We will multiply the base color texture that is assigned to the material with the home material.

  • If you want the pure home material, you should use a pure white base color texture.
  • If you add any other colors or texture information to your base color, it will darken the Home material for that surface.
  • This can be used to create grime, cracks, tint or other effects.

The use of the Home tiling materials can help reduce the size of your final glb by allowing you to assign the same base color, normal, metal and roughness textures to the floor, wall and ceiling. See the ‘Optimizing your model and textures’ section below for more details.

Add Lighting and Ambient Occlusion to Your Home

We support the use of Ambient Occlusion and Emissive textures, but they will automatically use the second UV channel and the emissive texture will be treated like light hitting the surface and behaves slightly differently than normal emissive textures. You can use any method you would like to generate the emissive textures, but these steps will help ensure the best final results:

  • Ambient occlusion maps can be added to any material setup, but they will always use the second UV channel if it exists.
  • Use standard light baking processes and save your lightmaps as simple png emissive textures. If converting from .exr or other 32 bit format, you can use ‘exposure and gamma’ method of conversion in Photoshop to get accurate resulting .png files. You will have some simple, low-level indirect lighting in home even without any lighting, so your final lighting will not be exactly the same as your 3d application.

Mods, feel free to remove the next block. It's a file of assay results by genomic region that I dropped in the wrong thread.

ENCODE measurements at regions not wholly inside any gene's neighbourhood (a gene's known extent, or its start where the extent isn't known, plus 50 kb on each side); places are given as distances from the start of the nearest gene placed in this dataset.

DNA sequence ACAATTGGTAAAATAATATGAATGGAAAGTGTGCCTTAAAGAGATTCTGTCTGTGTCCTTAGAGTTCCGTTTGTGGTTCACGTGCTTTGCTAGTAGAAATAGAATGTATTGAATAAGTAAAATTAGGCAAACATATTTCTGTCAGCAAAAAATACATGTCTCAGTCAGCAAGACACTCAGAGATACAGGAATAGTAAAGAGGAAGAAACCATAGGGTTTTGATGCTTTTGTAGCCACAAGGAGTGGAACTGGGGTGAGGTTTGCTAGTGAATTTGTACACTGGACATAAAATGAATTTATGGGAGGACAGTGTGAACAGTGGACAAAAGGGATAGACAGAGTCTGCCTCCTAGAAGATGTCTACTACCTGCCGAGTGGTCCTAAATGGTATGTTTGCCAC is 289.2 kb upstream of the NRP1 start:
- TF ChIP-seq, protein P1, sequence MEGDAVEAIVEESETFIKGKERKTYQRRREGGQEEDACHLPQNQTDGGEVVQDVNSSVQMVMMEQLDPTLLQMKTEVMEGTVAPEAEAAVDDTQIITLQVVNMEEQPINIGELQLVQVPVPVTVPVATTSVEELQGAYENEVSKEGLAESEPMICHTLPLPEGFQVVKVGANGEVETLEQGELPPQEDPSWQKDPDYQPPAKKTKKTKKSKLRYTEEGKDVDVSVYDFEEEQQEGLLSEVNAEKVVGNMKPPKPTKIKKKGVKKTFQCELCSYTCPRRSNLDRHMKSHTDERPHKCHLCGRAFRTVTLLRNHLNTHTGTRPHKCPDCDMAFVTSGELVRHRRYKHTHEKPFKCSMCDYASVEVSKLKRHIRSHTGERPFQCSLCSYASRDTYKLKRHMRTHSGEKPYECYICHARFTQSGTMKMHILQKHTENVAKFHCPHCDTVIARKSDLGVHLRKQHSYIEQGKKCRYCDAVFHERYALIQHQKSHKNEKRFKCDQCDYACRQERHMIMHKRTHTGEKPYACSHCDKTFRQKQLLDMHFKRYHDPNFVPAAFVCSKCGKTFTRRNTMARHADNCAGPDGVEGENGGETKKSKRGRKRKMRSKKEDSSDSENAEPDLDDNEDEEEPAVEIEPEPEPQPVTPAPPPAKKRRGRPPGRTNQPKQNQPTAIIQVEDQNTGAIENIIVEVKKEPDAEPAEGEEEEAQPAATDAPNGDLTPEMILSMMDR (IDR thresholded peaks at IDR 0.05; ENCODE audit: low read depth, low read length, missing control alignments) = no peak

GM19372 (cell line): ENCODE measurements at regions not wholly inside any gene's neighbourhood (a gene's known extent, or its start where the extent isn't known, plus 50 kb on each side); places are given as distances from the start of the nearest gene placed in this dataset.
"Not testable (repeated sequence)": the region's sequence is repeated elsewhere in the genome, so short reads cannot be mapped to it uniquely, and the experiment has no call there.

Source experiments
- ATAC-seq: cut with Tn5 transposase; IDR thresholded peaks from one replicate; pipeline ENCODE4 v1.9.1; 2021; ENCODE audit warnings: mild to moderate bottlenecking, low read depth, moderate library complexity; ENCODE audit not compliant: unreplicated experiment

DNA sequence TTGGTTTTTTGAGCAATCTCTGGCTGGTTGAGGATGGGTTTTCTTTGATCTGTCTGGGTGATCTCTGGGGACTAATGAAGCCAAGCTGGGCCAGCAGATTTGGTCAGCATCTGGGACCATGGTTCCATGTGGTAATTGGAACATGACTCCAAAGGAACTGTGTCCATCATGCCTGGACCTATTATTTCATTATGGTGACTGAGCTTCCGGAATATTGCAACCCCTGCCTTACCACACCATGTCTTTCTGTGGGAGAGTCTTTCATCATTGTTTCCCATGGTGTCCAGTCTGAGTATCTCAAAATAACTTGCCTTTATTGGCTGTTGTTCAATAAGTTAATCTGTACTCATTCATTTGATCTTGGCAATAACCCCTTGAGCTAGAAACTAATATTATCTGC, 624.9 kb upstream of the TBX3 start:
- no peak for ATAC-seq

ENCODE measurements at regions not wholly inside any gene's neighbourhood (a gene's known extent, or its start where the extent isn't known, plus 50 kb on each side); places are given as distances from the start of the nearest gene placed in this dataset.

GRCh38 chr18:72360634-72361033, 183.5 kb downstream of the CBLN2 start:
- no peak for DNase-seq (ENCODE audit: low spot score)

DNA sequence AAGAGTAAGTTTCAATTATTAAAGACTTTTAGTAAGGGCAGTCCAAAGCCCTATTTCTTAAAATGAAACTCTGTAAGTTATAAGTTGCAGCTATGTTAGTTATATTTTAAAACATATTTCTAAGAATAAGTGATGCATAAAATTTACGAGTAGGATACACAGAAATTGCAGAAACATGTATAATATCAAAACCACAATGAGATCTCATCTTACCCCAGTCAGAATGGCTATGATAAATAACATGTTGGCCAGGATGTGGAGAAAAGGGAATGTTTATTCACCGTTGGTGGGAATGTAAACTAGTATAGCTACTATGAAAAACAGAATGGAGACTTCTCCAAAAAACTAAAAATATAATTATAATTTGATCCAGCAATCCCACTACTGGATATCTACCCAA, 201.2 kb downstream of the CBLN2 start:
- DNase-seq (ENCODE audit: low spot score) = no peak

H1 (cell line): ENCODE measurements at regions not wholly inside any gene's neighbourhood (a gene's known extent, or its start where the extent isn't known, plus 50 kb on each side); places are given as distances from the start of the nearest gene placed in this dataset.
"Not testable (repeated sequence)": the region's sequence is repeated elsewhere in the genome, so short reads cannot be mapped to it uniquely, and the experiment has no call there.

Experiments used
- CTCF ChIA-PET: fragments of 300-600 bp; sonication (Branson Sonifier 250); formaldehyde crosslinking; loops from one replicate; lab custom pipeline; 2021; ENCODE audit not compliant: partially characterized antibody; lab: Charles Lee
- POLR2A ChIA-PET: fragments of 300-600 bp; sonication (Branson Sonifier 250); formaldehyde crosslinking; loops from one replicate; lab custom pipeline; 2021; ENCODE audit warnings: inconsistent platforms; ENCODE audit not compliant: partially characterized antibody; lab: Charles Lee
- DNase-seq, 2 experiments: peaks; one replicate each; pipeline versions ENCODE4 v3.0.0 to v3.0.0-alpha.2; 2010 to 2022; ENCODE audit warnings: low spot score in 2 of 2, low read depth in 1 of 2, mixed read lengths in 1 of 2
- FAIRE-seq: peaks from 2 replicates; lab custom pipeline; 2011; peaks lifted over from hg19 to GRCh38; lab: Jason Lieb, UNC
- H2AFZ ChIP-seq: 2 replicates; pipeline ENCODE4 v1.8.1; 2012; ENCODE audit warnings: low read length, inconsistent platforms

• Once in your custom home, we have also added the ability to turn your interior lighting level up and down, allowing you to adjust the level dynamically. This will not adjust the low level indirect lighting, only the additive light from your emissive light maps.
  • You will have a single directional light and basic sky in your home once you have created it in Home. The directional light casts real time shadows. You can set the color for the directional light, including choosing black which will turn the light off. If your model isn't surrounded by outward facing, shadow casting surfaces, sunlight will come through the back of your walls unless you turn the light down in Home. Only you control the lighting for your homes and visitors will see what you set for them.

Optimizing Your Model and Textures

There are several tricks to make your custom home fit within the 15 mb limit.

  • Use our glb packer and enable the 'Convert PNG to JPG' option. Make certain to visually check your textures in Home after doing this, as it will add compression artifacts!
  • Use Home swap materials for floor, wall and ceiling areas and set the base color to white. If you're using AO or Emissive as lighting, set up your materials as follows. Set your materials to only use Ambient Occlusion and/or Emissive textures. Set base color to white.
  • Emissive maps used for lighting and Ambient Occlusion maps can be lower in resolution and generally still read well when combined with the based textures, so you can use lower resolution textures for them to reduce memory.
  • Generally breaking up larger structures into tiling 1024x1024 textures by surface type, which are then paired with 1024 Ambient Occlusion maps for those surfaces works well. 'Tiling' here refers to increasing the size of the UV shells of the objects so the texture repeats across the surface. All Ambient Occlusion and Emissive maps use the second UV channel, which should generally be unique, non-overlapping shells in the 0-1 UV space.

— The Oculus Team